About Historian Data Collectors

The Historian Data Collectors General manual is intended for people who install, use, and maintain data collectors in an Historian archiving system. This manual provides descriptive material and specific operating procedures for performing all common tasks.

Many data collectors exist to bring data into the Historian Server, as listed in Supported Windows Versions for Historian Collectors.

Since installation, maintenance, and troubleshooting from a Historian perspective are essentially the same for all collectors other than the File Collector, this chapter summarizes the characteristics of each and highlights their differences. It also provides a detailed description for File Collector, since it differs from the other types of collectors.

A Data Collector gathers data from a data source on a schedule or event basis, processes it, and forwards it to the Historian Server for archiving. The following figure shows the data flow in a typical Historian system from a data source to the archive.

Data Collectors use a specific data acquisition interface matched to the data source type, such as iFIX EDA (Easy Data Access) or OPC 1.0 or 2.0 (Object Linking and Embedding for Process Control). For more information, see Supported Acquisition Interfaces. The Simulation Collector generates random numeric and string data. The File Collector reads data from text files.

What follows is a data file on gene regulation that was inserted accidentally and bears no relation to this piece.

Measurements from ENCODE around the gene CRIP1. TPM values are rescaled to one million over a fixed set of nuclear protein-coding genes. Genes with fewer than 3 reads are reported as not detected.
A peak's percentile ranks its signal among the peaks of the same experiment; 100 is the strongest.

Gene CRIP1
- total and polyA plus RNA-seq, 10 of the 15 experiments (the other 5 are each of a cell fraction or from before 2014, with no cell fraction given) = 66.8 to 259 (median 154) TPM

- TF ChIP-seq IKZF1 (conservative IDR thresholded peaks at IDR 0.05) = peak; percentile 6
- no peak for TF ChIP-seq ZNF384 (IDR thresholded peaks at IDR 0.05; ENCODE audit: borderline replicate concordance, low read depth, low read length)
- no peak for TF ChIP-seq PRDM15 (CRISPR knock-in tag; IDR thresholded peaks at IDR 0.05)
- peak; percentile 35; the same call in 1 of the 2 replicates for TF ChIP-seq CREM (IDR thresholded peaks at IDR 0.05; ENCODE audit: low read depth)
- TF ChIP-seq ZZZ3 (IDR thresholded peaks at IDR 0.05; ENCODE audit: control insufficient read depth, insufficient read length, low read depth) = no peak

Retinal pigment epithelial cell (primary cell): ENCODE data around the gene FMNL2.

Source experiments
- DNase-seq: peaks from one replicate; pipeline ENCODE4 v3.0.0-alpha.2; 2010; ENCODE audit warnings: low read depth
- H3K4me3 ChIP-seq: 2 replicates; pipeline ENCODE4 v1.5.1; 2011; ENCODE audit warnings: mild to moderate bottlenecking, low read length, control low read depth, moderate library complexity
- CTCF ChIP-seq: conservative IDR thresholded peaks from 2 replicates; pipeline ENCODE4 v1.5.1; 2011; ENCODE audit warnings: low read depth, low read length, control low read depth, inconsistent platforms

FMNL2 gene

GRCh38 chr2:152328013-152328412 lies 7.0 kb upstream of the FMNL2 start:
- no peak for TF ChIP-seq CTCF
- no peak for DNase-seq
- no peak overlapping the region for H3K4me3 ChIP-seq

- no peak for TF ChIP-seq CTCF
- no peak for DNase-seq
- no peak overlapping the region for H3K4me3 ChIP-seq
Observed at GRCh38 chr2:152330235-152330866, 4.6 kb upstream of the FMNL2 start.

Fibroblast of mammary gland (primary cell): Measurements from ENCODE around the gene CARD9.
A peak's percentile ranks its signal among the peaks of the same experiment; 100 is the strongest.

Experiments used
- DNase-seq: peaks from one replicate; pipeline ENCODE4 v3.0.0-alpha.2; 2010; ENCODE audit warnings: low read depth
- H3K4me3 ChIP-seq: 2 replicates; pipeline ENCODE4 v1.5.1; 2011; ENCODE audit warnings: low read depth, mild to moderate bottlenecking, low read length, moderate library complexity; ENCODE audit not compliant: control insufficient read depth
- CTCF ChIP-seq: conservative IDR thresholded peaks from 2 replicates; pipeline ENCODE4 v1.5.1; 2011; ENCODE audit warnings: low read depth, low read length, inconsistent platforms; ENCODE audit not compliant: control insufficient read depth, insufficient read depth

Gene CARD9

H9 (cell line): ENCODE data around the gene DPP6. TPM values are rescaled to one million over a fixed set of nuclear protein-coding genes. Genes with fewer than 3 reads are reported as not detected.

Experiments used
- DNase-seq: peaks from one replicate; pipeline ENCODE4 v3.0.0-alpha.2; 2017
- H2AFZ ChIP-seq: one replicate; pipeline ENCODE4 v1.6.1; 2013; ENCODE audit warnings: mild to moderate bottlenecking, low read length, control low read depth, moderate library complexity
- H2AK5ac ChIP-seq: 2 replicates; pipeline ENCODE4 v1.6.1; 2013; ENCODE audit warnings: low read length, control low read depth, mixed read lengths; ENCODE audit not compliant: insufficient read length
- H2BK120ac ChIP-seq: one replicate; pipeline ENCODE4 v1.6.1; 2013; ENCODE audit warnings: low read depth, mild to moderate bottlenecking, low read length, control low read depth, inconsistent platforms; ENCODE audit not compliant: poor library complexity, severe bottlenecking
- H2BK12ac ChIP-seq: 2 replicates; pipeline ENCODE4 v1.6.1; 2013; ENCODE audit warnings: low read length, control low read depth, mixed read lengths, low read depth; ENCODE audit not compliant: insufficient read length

The following table provides information on whether each collector is toolkit-based and whether is consumes a CAL.
Collector Name Is Toolkit-Based? Consumes a CAL?
iFIX Collector No No
iFIX Alarm Collector No No
Server-to-Server Collector No Yes
Server-to-Server Distributor No Yes
OSI PI Collector No No
Calculation Collector No Yes
OPC UA Data Access (DA) Collector No No
Windows Performance Collector Yes Yes
ODBC Collector Yes Yes
OPC UA Collector Yes Yes
OPC HDA Collector Yes Yes
Wonderware Collector Yes Yes
Cygnet Collector Yes Yes
MQTT Collector Yes Yes
OPC Alarms and Events Collector No No
Simulation Collector No No
File Collector No No
  • When failover occurs from a primary collector to a secondary collector (or vice versa), there will be some data loss as the collector tries to connect to the source to fetch the data.